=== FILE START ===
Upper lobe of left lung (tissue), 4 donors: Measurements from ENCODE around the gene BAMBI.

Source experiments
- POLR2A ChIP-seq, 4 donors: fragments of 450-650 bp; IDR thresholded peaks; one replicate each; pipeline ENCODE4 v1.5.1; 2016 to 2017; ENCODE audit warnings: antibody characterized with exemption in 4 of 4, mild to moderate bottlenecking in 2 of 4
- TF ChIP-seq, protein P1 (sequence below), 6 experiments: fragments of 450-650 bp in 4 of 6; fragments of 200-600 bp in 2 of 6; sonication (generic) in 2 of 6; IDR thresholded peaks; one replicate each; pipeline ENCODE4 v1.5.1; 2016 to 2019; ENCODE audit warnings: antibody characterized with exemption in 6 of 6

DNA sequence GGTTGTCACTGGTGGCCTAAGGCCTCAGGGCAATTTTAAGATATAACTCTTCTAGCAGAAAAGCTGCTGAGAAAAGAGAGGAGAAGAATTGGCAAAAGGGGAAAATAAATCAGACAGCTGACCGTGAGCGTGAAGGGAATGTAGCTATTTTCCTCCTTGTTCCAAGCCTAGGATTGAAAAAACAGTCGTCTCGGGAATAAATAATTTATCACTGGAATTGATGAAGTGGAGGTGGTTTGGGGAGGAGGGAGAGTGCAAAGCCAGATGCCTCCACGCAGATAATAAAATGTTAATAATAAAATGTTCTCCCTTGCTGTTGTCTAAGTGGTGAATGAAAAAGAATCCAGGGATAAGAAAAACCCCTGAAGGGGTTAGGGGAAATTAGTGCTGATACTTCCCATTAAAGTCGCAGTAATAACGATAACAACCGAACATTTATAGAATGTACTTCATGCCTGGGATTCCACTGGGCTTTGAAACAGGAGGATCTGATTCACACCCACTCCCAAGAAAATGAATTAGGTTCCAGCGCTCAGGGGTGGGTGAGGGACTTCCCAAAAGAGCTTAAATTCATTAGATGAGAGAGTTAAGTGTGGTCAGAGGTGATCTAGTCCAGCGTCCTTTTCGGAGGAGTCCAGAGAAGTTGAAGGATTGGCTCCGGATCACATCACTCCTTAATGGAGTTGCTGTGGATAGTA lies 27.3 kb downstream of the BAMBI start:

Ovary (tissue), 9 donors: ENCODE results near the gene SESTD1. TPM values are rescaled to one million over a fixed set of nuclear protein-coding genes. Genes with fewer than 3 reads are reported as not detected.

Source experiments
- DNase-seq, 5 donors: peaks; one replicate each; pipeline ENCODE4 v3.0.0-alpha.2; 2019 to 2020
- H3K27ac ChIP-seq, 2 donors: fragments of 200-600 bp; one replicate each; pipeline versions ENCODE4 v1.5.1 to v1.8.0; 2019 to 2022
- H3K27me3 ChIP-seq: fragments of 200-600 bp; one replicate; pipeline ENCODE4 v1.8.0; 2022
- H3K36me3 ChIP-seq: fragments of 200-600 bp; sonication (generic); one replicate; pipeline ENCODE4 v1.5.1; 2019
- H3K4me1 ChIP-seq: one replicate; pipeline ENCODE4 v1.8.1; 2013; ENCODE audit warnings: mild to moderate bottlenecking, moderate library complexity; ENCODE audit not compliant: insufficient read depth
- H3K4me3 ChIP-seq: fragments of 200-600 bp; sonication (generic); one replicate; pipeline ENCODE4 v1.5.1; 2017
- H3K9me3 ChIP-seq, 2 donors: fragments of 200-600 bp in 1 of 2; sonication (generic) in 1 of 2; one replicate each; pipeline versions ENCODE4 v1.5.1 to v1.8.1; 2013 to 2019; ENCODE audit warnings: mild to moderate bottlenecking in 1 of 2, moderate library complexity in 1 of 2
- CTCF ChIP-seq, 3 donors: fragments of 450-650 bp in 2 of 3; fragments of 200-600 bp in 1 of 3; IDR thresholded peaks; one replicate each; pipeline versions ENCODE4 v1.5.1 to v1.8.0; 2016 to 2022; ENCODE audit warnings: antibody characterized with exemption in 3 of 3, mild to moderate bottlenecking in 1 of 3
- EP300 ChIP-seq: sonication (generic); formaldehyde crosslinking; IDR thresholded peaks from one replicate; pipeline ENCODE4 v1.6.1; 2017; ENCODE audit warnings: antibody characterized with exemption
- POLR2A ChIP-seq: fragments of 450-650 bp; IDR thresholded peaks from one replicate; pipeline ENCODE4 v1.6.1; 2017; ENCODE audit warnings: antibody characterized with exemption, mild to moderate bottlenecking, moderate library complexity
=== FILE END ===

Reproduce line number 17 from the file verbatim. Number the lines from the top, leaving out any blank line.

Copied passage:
- POLR2A ChIP-seq: fragments of 450-650 bp; IDR thresholded peaks from one replicate; pipeline ENCODE4 v1.6.1; 2017; ENCODE audit warnings: antibody characterized with exemption, mild to moderate bottlenecking, moderate library complexity